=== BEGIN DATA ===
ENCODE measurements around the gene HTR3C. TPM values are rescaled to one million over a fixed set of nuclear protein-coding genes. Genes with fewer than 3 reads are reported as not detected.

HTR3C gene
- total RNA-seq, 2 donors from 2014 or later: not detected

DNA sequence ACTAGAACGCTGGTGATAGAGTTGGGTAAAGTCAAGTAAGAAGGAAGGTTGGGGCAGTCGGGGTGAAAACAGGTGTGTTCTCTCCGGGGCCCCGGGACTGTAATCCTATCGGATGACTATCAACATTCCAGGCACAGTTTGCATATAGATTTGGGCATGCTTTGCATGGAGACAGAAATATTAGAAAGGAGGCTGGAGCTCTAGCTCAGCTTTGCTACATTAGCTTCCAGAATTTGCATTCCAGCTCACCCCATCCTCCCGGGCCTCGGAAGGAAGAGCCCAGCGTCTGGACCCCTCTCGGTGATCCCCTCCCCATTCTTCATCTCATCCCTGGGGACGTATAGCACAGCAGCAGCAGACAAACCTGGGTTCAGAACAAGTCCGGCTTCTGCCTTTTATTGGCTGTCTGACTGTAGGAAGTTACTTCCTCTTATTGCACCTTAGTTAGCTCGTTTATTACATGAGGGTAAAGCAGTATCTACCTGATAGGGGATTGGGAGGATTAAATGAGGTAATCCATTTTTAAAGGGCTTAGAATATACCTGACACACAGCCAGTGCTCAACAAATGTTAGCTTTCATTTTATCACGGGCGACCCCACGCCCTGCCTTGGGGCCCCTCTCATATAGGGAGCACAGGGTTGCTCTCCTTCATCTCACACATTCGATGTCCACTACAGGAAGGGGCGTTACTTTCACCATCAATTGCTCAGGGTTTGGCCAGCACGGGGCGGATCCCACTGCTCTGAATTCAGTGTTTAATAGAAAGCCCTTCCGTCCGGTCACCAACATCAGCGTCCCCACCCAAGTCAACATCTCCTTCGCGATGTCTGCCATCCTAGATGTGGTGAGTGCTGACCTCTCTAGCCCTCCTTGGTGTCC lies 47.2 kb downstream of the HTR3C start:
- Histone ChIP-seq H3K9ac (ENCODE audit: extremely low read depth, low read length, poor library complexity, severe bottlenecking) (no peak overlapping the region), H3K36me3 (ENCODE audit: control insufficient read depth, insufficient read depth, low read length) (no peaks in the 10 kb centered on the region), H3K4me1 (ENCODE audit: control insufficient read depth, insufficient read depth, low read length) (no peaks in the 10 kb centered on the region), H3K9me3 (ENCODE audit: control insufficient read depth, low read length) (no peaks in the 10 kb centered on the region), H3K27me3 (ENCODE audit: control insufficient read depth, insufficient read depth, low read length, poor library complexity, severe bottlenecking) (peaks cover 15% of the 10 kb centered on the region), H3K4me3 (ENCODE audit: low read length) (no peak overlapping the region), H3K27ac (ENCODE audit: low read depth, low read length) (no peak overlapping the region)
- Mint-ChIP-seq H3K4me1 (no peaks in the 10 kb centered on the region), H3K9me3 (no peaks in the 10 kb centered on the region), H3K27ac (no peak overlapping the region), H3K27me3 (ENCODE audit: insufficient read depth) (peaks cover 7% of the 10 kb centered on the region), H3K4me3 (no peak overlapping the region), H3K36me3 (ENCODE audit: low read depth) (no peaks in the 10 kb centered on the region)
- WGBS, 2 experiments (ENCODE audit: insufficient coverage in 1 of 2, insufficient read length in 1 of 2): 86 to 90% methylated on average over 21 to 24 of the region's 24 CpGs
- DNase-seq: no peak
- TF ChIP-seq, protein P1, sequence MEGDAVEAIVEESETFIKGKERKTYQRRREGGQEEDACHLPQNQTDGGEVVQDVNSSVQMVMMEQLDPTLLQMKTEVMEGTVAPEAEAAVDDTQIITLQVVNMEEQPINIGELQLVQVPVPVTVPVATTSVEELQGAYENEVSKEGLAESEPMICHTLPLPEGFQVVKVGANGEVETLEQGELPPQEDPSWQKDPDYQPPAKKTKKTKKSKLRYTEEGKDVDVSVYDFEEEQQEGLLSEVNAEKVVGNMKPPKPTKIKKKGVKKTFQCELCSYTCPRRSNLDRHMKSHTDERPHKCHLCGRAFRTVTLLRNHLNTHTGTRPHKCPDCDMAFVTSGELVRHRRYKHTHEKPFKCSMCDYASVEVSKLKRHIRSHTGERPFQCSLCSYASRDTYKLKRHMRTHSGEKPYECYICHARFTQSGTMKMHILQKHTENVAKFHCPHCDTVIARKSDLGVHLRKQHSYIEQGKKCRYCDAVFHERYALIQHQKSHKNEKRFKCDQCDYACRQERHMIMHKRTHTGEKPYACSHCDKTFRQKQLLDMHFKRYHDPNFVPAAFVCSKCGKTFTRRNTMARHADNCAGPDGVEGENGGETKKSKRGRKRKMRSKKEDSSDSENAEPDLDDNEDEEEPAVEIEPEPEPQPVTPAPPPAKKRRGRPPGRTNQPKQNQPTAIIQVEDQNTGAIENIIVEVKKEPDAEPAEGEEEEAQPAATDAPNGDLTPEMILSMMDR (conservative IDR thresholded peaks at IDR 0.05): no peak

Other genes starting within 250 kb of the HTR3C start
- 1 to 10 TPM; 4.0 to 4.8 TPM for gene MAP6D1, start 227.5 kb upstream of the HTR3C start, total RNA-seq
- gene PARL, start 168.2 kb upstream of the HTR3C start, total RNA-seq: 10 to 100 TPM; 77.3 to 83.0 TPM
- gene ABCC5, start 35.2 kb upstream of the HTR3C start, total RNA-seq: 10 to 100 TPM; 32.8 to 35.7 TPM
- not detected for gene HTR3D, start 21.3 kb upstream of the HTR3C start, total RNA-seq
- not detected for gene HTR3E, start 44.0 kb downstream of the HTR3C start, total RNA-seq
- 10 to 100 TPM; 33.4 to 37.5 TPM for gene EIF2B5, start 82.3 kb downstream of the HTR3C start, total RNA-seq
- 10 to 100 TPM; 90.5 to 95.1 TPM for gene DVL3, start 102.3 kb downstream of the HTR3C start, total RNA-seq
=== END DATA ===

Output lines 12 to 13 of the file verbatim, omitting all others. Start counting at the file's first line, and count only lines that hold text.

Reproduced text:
- gene PARL, start 168.2 kb upstream of the HTR3C start, total RNA-seq: 10 to 100 TPM; 77.3 to 83.0 TPM
- gene ABCC5, start 35.2 kb upstream of the HTR3C start, total RNA-seq: 10 to 100 TPM; 32.8 to 35.7 TPM